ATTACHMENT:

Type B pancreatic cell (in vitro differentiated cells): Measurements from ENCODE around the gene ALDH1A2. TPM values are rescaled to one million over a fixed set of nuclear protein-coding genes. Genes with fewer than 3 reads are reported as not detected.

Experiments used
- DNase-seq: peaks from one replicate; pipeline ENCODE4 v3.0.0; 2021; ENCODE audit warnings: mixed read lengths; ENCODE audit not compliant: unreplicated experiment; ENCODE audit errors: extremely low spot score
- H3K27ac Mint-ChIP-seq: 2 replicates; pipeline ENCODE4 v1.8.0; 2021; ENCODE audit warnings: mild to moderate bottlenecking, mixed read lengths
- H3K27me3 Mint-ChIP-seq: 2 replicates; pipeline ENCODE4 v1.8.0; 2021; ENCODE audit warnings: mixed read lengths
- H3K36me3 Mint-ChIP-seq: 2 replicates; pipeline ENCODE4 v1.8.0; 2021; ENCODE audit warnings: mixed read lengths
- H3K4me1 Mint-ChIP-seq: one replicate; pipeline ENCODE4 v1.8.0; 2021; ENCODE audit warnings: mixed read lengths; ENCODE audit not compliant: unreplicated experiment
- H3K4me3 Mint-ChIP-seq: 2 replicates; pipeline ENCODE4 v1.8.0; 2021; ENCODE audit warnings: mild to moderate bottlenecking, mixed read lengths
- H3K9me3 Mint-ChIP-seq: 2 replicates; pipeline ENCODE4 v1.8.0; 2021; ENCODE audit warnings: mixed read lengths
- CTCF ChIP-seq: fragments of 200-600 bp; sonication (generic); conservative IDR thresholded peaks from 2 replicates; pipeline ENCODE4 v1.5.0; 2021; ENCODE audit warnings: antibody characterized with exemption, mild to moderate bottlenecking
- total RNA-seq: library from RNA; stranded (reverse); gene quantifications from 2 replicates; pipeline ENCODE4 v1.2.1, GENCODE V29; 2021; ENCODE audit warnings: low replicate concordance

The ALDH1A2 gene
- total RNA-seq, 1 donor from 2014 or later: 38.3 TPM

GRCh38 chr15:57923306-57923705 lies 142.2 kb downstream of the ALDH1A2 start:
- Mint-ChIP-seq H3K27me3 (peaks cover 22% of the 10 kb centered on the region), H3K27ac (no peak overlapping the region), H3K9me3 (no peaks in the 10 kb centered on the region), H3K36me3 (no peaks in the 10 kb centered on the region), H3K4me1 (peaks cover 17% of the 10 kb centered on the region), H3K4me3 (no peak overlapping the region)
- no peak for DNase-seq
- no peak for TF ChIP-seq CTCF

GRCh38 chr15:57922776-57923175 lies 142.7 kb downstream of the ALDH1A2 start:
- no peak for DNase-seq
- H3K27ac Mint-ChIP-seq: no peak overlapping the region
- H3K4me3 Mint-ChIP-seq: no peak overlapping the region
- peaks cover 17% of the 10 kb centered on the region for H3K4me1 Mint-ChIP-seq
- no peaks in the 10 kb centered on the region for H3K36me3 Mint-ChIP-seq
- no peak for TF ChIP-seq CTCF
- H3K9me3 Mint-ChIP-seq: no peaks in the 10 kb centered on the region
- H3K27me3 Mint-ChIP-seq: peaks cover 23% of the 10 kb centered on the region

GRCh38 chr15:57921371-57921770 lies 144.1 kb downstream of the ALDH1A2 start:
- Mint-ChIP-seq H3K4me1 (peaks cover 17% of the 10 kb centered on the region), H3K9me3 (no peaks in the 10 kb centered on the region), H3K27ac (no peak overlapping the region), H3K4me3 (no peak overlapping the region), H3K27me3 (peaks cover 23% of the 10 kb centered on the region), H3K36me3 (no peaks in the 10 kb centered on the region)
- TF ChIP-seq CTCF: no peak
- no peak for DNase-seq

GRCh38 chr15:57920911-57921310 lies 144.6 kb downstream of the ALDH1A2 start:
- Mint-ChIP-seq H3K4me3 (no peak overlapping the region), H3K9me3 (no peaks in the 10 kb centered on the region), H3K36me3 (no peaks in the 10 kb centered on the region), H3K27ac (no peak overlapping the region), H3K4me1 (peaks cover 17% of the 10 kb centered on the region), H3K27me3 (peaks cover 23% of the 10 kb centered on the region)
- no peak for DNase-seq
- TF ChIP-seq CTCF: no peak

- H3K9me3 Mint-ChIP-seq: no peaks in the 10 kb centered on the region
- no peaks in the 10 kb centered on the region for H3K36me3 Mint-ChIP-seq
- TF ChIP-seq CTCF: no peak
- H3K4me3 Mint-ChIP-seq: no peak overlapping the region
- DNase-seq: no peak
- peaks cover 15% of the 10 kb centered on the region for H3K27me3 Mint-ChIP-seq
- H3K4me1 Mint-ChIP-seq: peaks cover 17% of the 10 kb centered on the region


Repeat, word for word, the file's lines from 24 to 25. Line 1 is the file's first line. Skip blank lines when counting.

- no peak for TF ChIP-seq CTCF
- H3K9me3 Mint-ChIP-seq: no peaks in the 10 kb centered on the region